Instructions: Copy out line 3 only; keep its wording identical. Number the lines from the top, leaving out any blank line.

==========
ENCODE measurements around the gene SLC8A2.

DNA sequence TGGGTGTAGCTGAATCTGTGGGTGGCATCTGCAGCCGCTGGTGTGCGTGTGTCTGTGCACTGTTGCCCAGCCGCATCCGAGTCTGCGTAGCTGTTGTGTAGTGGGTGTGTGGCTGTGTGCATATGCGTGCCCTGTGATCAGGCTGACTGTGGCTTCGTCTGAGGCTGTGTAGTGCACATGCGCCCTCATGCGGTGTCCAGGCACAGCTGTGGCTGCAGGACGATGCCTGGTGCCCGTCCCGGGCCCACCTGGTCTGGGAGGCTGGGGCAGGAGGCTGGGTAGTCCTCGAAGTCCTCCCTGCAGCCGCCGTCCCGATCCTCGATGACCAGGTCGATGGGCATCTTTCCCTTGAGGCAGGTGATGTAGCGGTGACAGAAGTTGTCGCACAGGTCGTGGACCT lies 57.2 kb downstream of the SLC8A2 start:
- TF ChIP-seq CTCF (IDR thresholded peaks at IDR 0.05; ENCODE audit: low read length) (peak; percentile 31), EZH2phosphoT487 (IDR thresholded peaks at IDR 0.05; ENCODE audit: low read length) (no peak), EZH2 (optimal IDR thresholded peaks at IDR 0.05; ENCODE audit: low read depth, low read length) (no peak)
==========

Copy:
- TF ChIP-seq CTCF (IDR thresholded peaks at IDR 0.05; ENCODE audit: low read length) (peak; percentile 31), EZH2phosphoT487 (IDR thresholded peaks at IDR 0.05; ENCODE audit: low read length) (no peak), EZH2 (optimal IDR thresholded peaks at IDR 0.05; ENCODE audit: low read depth, low read length) (no peak)